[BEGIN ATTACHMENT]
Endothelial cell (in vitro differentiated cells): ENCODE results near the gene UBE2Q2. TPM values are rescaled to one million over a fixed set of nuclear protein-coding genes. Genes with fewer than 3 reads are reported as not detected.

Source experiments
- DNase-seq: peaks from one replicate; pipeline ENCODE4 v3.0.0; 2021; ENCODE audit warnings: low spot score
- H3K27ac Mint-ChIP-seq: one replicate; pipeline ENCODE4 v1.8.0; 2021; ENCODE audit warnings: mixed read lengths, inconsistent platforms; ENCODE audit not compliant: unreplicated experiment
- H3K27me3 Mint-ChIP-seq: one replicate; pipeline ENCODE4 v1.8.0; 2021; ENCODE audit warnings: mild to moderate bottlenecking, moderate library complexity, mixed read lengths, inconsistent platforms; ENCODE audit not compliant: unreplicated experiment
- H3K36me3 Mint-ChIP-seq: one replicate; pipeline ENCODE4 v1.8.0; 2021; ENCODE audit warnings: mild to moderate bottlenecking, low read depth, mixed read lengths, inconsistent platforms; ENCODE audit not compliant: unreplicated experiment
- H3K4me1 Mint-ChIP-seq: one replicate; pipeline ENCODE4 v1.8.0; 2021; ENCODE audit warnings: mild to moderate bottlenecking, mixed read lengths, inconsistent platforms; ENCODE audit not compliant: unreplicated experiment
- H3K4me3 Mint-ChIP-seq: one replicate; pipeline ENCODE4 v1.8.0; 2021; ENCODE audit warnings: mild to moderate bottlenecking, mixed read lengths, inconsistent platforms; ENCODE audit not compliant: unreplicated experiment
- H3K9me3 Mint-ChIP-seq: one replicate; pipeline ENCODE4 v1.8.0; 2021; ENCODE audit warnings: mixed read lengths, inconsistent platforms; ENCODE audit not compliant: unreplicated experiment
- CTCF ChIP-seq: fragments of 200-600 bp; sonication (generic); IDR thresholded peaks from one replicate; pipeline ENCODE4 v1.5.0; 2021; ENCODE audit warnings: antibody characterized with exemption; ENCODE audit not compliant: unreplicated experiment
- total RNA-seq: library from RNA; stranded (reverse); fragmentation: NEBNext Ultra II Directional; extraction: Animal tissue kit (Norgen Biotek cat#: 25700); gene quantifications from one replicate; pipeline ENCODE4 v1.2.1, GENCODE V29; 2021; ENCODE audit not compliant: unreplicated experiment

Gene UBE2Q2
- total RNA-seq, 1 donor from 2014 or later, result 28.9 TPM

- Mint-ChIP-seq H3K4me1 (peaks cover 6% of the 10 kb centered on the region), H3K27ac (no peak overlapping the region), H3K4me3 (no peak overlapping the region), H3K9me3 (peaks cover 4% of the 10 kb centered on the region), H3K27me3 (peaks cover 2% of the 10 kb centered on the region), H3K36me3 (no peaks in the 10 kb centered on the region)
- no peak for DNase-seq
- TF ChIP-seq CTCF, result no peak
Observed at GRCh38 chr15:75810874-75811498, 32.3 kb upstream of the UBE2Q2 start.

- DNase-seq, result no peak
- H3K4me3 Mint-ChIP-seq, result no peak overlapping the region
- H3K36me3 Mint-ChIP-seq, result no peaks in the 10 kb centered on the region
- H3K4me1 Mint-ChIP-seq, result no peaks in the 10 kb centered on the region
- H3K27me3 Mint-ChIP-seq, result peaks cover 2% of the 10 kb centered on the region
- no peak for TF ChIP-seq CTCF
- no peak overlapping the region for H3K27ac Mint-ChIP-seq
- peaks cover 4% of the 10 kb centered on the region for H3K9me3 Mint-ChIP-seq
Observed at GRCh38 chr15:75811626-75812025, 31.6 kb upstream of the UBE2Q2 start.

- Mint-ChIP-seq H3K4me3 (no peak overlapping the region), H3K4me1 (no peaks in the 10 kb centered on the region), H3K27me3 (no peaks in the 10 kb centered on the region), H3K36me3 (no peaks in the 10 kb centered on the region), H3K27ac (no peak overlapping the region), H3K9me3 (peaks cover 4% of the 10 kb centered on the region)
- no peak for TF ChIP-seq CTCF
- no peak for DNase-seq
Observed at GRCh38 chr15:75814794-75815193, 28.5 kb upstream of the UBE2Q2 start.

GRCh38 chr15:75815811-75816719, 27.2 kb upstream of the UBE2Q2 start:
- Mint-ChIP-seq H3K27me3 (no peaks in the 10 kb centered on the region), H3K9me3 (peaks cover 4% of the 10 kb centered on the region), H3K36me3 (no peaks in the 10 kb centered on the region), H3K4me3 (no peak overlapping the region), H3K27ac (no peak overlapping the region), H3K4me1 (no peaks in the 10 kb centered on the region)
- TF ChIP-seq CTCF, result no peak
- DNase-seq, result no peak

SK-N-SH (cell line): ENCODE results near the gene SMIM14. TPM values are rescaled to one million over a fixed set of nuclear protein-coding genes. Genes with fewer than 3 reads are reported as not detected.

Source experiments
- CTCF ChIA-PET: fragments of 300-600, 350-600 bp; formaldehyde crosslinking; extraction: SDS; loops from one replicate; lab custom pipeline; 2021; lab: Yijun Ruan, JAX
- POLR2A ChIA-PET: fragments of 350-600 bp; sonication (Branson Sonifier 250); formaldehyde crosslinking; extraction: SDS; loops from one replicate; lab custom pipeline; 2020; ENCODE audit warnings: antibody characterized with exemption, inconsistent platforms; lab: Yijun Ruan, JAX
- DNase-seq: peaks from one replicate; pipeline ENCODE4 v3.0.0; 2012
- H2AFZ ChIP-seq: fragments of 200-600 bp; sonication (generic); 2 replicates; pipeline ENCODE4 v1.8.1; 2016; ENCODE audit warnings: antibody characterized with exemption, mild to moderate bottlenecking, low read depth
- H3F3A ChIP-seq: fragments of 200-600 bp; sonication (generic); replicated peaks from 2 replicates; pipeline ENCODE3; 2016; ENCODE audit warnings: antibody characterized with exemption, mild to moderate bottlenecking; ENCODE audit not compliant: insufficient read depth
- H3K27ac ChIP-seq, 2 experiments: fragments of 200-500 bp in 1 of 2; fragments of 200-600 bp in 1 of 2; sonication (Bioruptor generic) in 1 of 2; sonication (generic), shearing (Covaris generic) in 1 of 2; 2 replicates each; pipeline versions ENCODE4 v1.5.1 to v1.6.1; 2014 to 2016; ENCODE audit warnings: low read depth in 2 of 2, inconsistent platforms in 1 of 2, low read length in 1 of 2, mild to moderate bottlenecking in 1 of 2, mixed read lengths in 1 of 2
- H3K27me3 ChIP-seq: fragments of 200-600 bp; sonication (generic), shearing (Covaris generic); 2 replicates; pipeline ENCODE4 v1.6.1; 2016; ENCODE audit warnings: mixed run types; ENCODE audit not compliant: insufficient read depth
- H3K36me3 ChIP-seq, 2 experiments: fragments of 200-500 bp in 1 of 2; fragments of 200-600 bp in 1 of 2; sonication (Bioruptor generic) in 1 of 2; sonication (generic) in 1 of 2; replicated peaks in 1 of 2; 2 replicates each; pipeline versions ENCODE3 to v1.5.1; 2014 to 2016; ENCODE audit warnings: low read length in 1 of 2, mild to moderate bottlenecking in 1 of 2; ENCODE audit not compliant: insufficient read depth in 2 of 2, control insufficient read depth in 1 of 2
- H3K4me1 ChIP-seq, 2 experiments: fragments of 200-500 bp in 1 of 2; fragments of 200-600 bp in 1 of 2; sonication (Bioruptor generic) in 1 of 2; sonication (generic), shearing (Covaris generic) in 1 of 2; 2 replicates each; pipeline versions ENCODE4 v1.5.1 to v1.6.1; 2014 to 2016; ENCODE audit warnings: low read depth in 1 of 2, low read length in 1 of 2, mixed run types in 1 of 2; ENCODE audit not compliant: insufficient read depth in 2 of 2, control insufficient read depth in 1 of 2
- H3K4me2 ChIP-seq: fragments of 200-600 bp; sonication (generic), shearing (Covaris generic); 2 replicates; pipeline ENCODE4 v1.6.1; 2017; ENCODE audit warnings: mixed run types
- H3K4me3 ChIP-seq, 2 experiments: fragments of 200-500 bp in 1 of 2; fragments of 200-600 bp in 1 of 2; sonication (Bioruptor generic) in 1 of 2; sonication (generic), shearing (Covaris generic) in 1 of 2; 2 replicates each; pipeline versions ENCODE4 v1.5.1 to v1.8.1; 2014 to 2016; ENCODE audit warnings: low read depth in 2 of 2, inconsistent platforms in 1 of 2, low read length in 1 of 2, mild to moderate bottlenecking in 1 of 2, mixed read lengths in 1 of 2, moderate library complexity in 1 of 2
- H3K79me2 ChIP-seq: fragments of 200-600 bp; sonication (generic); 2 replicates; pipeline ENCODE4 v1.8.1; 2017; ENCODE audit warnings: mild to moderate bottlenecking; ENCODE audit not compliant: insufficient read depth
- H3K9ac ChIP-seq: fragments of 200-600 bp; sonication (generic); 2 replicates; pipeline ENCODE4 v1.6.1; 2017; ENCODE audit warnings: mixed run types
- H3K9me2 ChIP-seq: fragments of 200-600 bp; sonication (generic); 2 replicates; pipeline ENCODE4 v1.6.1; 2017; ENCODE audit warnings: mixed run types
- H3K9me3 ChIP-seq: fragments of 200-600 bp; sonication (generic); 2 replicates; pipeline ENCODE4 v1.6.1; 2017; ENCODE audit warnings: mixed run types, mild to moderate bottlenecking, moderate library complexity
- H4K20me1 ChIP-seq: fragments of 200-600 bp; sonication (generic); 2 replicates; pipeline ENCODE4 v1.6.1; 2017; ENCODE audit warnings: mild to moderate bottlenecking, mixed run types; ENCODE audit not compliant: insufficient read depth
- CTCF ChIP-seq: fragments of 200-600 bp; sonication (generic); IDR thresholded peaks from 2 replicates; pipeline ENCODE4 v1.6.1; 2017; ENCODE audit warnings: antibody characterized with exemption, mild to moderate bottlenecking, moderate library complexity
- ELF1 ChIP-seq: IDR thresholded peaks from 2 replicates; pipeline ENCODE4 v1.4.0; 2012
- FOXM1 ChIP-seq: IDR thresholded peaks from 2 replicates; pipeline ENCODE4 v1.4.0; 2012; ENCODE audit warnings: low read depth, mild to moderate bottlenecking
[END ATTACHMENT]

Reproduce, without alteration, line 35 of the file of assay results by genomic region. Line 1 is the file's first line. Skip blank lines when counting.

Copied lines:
SK-N-SH (cell line): ENCODE results near the gene SMIM14. TPM values are rescaled to one million over a fixed set of nuclear protein-coding genes. Genes with fewer than 3 reads are reported as not detected.